Late Cretaceous to recent plate motions in western South America revisited

Rubén Somoza, Marta E. Ghidella
Año de la publicación: 
2 012
Earth and Planetary Science Letters Volumes 331–332, 15 May 2012, Pages 152–163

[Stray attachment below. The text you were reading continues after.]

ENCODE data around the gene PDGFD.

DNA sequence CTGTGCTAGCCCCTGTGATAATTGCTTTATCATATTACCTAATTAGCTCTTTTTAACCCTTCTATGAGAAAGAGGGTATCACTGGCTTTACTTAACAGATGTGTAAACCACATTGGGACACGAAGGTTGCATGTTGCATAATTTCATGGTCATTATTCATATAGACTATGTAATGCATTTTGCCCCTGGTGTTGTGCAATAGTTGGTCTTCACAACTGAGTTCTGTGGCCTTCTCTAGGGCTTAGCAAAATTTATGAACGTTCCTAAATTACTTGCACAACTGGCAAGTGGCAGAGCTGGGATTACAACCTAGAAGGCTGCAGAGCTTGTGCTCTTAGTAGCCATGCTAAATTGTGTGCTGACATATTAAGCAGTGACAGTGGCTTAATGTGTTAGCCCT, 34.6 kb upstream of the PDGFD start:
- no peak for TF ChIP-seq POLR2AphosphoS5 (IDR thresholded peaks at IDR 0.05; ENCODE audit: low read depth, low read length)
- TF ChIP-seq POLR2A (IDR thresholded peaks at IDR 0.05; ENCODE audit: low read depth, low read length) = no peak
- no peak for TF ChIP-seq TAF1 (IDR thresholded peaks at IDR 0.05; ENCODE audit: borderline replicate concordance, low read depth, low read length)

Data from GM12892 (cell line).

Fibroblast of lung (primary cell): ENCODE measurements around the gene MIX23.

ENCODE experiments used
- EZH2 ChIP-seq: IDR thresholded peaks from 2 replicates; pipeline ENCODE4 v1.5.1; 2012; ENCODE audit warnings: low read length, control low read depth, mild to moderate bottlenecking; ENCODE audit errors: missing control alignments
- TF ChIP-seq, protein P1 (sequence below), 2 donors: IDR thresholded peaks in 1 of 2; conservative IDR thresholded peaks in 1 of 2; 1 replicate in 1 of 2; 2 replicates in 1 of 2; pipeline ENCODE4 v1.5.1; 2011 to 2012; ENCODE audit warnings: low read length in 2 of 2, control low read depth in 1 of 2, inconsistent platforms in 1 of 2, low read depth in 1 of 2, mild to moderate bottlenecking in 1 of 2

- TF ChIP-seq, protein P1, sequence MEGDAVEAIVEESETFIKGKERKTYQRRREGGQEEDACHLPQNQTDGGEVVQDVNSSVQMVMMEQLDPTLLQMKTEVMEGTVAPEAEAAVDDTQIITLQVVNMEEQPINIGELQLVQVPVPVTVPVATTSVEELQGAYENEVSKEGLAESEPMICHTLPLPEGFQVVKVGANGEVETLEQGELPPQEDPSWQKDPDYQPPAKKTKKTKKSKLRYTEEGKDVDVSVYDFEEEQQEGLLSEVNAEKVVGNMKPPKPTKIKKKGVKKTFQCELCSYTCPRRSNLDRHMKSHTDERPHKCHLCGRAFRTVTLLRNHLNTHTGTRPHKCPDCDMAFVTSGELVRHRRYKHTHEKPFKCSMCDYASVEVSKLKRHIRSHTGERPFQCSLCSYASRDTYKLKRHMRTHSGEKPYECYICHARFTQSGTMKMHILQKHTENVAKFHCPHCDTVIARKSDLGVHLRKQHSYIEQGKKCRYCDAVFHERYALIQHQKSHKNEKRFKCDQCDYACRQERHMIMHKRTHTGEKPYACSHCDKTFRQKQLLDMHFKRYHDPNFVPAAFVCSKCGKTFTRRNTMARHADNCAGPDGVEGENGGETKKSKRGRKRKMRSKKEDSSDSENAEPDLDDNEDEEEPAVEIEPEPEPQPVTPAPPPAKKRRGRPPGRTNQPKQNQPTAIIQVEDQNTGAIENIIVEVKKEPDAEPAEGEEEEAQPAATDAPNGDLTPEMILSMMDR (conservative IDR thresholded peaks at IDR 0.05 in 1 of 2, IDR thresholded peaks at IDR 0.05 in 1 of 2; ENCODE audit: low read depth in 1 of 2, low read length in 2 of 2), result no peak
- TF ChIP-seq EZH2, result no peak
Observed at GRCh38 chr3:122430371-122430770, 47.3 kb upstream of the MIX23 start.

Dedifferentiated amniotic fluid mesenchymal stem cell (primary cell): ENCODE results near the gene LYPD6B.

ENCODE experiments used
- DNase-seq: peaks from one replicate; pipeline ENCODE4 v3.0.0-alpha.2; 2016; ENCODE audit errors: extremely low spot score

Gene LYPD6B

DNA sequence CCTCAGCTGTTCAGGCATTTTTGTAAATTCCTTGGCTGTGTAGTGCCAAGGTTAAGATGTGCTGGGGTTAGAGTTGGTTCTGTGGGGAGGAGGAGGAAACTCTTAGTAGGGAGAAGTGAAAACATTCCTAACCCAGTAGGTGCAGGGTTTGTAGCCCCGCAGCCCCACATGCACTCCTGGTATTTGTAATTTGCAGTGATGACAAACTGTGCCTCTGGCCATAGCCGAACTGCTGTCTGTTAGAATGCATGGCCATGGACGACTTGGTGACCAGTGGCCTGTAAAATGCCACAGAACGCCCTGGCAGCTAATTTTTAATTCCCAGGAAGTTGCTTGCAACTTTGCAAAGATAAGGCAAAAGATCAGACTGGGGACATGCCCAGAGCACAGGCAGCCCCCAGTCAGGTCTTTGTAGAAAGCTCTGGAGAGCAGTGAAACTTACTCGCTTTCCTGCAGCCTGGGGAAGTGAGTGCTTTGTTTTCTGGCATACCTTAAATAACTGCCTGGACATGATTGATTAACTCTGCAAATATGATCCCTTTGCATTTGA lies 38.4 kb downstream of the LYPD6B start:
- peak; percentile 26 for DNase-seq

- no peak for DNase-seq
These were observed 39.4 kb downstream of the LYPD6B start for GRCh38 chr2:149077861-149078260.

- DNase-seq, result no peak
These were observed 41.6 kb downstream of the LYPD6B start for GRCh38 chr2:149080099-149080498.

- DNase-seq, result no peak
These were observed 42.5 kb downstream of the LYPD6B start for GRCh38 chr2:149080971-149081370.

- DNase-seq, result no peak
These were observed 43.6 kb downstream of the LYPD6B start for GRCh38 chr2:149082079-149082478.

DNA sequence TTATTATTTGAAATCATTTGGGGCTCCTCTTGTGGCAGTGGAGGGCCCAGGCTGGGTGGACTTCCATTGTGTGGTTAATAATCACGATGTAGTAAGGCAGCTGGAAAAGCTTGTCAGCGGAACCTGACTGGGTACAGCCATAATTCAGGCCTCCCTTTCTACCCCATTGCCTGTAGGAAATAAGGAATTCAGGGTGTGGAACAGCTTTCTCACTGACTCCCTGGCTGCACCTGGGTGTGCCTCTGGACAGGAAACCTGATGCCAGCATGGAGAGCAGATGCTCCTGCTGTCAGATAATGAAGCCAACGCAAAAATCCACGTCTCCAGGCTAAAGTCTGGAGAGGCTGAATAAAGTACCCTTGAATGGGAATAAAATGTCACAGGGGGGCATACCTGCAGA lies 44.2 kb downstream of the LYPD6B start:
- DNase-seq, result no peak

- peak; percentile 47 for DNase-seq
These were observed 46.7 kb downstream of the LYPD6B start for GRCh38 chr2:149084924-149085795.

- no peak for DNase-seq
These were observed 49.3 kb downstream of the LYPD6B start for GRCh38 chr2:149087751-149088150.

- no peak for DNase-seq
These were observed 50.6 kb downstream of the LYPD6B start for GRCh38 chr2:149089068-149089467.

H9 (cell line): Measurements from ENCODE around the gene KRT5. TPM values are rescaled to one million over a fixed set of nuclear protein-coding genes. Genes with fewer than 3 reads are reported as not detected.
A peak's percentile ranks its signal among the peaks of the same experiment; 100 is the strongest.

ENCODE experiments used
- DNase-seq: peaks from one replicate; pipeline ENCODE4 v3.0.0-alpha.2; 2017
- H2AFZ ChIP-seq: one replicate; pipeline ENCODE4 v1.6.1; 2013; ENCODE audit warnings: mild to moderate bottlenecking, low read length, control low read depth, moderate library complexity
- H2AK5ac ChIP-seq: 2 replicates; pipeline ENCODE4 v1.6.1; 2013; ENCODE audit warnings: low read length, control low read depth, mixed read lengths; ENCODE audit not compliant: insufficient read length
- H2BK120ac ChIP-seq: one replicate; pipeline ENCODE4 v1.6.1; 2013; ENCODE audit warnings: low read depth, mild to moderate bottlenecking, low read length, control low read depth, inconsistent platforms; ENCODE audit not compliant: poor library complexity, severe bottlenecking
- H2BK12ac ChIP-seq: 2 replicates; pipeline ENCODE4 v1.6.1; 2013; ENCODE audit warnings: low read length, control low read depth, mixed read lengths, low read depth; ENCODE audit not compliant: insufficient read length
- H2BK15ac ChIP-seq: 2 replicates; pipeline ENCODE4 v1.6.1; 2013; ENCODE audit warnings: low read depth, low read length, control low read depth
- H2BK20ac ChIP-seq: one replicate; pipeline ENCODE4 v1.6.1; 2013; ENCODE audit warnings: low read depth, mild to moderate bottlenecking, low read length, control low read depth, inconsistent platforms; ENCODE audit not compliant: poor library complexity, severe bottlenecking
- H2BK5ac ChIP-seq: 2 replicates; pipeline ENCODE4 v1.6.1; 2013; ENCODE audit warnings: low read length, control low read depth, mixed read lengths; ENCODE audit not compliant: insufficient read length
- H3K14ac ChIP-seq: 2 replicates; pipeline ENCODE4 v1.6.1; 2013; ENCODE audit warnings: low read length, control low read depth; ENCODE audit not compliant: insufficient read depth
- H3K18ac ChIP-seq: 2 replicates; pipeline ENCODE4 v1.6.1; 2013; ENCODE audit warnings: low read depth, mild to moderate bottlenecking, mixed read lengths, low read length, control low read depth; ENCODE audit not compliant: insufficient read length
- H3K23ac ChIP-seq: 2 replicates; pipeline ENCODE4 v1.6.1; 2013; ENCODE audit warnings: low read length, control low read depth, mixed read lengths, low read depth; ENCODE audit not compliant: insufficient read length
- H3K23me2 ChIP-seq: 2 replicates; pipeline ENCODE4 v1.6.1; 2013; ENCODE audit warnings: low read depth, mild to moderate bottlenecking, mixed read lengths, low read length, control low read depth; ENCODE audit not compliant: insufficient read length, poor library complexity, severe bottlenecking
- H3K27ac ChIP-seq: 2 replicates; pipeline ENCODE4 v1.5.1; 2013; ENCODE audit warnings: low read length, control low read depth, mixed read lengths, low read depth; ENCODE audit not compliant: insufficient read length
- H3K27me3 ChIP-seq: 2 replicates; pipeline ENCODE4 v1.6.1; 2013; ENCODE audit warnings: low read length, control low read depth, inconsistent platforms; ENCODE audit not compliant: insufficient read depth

The Andean Cordillera has evolved since the Late Cretaceous in the context of subduction of oceanic lithosphere beneath continental lithosphere, making the kinematics between South America and its adjacent oceanic plates in the Pacific basin valuable to analyze the development of the Andean orogen. The latest Cretaceous–Cenozoic convergence history in western South America may be divided into three stages. The youngest Stage 1 (25–0 Ma) is characterized by ENE directed convergence of the Nazca plate toward most of South America, and by ~ E–W subduction of the Antarctic plate beneath southern Patagonia. The Nazca–South America convergence rate in Stage 1 shows a continuous decrease from the highest values in the Cenozoic (~ 15 cm/yr) to the present day values from GPS measurements (~ 7 cm/yr). Stage 2 (47–28 Ma) is characterized by NE directed subduction of Farallon with the convergence rate remaining almost constant during the entire interval. In those times obliquity was dextral in Chile, sinistral in southern Peru, while almost head-on convergence occurred in central and northern Peru. During latest Cretaceous to Early Eocene times (Stage 3) the Farallon plate was subducted beneath Perú and the Phoenix plate was subducted farther south, where a triple junction migrated southward along the Chilean margin. The subduction of the Farallon plate was rather slow with variable direction imposed by the position of the triple junction, whereas subduction of the Phoenix plate was rapid (> 10 cm/yr) and ESE directed. We present a working hypothesis suggesting no major changes in the age of subducted lithosphere in the Chile trench from Middle Eocene to Late Oligocene, followed by subduction of progressively older oceanic lithosphere in the early Neogene and progressively younger lithosphere during the late Neogene and the Quaternary. In addition, it is shown that South American motion as predicted by available hotspot models has insufficient resolution to be applied to the analysis of Cenozoic Andean deformation.